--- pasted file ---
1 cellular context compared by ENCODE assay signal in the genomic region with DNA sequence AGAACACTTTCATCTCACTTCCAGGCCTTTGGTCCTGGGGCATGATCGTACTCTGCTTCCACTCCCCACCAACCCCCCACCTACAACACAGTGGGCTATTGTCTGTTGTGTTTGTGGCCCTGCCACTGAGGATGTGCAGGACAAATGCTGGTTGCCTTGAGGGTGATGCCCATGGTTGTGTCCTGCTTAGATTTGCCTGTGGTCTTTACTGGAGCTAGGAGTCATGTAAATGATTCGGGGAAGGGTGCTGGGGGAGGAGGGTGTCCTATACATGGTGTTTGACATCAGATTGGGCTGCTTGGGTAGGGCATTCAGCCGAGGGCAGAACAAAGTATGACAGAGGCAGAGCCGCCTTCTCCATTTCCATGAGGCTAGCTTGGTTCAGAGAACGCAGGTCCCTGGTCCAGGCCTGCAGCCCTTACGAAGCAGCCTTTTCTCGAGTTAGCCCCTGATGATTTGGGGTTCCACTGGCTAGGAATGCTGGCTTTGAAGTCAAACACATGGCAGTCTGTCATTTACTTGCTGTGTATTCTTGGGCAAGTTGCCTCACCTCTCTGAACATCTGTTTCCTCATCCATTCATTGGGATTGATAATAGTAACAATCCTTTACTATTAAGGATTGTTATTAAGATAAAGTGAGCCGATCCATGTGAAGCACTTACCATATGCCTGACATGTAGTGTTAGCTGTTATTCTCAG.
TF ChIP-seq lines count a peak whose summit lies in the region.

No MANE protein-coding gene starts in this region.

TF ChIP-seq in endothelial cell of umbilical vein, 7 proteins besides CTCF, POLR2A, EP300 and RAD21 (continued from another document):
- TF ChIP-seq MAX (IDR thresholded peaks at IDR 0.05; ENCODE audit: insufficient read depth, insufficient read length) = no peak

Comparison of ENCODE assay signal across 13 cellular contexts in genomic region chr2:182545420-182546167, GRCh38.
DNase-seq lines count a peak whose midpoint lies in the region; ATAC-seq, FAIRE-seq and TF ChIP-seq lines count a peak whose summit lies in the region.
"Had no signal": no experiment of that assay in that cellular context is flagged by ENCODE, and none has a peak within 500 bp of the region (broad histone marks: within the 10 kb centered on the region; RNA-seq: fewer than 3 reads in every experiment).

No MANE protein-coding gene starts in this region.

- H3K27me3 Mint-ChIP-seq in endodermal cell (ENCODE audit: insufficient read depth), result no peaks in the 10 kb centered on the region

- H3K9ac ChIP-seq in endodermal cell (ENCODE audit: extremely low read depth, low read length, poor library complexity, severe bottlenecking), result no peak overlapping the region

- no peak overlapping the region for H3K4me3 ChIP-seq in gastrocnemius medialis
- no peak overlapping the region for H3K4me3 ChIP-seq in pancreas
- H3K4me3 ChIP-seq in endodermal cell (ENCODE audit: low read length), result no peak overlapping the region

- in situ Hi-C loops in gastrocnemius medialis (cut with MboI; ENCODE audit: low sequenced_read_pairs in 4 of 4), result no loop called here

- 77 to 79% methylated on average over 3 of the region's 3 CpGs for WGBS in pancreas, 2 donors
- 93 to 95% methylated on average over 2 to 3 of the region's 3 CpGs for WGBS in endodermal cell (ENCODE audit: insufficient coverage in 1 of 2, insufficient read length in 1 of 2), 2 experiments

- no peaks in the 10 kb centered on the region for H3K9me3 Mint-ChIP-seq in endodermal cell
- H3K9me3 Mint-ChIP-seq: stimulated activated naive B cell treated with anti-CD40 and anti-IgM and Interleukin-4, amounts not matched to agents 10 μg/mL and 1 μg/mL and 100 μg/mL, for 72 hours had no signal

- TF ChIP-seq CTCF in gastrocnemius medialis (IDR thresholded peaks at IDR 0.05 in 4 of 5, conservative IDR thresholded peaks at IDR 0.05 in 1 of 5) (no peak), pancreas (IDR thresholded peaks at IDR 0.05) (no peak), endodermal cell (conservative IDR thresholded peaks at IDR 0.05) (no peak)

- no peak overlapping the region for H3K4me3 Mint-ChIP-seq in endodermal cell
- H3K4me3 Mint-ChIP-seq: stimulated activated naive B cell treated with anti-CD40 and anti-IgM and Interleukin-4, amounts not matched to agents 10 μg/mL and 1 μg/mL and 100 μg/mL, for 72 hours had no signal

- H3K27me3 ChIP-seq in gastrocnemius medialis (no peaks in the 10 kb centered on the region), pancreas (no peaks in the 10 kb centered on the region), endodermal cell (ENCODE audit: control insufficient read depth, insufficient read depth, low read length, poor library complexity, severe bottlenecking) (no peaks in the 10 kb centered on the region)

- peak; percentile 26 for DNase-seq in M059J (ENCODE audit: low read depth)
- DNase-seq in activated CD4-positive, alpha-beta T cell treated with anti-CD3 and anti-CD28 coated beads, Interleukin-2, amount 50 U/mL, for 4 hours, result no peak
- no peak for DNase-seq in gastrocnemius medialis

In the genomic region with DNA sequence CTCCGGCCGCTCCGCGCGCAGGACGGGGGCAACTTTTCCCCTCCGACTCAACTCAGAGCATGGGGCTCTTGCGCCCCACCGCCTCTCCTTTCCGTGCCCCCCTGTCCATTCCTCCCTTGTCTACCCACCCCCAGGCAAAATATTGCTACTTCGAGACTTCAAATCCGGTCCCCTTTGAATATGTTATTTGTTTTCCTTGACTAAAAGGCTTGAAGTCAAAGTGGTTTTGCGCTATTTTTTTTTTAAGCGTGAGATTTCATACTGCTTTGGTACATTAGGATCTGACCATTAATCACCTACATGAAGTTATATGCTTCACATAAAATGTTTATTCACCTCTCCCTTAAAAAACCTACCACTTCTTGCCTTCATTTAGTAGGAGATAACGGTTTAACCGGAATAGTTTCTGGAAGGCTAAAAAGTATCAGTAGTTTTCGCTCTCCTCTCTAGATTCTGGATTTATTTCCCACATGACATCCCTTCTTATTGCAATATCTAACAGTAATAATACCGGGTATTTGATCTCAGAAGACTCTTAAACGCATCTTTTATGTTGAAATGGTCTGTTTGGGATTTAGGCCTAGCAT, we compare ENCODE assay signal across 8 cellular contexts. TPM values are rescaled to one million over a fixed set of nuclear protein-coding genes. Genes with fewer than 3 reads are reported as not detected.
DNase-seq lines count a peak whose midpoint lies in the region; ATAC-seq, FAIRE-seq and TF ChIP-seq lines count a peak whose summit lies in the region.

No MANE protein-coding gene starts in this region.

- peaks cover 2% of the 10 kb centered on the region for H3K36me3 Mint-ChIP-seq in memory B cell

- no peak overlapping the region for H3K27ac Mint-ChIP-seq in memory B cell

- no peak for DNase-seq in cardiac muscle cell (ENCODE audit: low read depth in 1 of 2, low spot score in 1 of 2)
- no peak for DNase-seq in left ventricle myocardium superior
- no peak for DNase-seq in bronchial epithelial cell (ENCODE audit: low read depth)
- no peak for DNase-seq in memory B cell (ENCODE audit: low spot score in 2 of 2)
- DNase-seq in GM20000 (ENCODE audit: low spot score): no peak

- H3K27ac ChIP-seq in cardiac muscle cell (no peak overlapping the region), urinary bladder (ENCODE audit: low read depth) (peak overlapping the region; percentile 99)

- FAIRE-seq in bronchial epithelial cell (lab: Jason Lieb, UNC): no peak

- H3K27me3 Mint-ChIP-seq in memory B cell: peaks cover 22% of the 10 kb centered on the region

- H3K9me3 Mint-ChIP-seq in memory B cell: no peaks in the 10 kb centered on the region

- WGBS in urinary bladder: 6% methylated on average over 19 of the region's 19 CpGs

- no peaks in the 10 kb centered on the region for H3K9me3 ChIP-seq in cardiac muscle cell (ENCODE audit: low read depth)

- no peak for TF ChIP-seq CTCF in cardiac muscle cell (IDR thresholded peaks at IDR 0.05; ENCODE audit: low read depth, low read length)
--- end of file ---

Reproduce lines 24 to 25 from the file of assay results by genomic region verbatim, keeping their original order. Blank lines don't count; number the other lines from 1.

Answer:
- peak; percentile 26 for DNase-seq in M059J (ENCODE audit: low read depth)
- DNase-seq in activated CD4-positive, alpha-beta T cell treated with anti-CD3 and anti-CD28 coated beads, Interleukin-2, amount 50 U/mL, for 4 hours, result no peak